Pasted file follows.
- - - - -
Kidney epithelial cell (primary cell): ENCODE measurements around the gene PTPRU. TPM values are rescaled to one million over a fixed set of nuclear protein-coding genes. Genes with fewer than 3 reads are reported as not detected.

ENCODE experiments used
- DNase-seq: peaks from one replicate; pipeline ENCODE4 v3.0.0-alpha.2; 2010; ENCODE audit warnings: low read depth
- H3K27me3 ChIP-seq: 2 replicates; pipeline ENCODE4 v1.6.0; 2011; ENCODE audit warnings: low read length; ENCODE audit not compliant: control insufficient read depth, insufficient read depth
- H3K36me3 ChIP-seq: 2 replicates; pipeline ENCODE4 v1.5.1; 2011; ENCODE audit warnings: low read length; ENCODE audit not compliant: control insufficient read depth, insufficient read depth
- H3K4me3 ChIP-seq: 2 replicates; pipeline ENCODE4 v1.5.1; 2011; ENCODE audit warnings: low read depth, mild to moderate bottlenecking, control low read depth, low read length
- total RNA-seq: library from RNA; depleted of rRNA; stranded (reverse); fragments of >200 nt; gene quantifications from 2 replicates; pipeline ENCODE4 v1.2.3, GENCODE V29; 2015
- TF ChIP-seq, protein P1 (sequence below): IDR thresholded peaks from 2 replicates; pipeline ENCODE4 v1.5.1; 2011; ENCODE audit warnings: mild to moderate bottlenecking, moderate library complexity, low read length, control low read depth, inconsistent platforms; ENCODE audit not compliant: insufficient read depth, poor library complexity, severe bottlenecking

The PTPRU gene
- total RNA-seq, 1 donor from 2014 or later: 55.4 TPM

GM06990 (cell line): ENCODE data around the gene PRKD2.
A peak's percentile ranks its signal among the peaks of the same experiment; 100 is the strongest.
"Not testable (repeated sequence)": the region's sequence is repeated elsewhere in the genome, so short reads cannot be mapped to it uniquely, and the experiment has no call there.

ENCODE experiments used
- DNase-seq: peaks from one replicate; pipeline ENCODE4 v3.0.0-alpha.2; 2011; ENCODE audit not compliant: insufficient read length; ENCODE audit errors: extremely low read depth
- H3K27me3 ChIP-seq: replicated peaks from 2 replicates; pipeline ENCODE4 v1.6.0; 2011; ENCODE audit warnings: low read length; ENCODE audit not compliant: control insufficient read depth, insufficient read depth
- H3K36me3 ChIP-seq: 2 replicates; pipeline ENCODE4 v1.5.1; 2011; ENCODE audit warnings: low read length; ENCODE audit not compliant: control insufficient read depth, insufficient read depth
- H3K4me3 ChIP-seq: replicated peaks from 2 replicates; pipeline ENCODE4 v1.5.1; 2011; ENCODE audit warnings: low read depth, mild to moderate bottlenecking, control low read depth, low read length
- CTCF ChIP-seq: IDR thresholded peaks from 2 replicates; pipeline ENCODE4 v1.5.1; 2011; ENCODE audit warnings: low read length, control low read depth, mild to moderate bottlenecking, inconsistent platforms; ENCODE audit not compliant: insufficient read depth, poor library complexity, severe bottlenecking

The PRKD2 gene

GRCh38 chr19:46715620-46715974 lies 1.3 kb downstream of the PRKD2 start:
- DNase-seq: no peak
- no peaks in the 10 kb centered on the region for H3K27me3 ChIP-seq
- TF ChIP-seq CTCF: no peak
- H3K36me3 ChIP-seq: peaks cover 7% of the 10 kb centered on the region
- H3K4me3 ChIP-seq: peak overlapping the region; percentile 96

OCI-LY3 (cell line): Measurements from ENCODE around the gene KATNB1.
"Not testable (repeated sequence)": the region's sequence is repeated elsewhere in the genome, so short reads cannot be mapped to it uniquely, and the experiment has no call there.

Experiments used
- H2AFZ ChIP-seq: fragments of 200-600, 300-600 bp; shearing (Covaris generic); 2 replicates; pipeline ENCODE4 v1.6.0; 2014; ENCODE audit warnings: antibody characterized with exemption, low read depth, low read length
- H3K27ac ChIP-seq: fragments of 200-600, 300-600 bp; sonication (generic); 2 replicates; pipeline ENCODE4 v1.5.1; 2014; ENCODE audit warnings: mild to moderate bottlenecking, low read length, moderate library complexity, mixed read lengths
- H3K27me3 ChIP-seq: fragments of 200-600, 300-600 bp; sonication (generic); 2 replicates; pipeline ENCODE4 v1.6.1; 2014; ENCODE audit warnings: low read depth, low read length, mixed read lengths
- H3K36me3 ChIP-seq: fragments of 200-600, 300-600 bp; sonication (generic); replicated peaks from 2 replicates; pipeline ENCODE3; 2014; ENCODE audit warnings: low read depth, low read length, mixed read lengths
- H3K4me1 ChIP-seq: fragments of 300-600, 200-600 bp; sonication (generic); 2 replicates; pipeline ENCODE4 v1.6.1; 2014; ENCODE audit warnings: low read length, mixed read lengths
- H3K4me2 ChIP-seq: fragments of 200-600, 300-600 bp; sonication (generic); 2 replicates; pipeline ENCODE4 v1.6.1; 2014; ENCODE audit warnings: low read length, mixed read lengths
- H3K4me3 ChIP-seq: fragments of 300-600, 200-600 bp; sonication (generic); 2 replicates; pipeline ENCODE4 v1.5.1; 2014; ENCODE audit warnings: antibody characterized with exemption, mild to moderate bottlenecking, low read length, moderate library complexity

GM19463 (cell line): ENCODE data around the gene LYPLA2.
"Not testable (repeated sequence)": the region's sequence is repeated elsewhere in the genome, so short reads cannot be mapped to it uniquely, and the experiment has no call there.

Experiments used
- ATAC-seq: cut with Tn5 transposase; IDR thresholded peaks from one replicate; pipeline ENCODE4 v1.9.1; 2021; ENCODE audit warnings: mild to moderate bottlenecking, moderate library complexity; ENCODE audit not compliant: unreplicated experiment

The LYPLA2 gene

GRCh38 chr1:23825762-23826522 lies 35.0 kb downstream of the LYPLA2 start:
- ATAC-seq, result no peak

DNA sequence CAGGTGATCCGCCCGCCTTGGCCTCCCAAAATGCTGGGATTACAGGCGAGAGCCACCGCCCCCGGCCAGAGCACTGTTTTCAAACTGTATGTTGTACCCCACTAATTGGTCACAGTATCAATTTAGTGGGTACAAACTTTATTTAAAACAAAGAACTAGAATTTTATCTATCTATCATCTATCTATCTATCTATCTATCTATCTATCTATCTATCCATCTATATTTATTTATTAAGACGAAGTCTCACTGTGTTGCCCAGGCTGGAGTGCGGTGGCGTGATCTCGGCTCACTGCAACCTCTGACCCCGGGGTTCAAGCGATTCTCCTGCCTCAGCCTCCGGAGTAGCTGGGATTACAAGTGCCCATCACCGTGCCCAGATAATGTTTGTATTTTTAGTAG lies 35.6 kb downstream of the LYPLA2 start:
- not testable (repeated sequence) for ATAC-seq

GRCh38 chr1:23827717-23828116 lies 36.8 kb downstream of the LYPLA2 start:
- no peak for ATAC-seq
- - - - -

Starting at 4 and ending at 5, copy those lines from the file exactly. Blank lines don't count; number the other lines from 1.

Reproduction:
- H3K27me3 ChIP-seq: 2 replicates; pipeline ENCODE4 v1.6.0; 2011; ENCODE audit warnings: low read length; ENCODE audit not compliant: control insufficient read depth, insufficient read depth
- H3K36me3 ChIP-seq: 2 replicates; pipeline ENCODE4 v1.5.1; 2011; ENCODE audit warnings: low read length; ENCODE audit not compliant: control insufficient read depth, insufficient read depth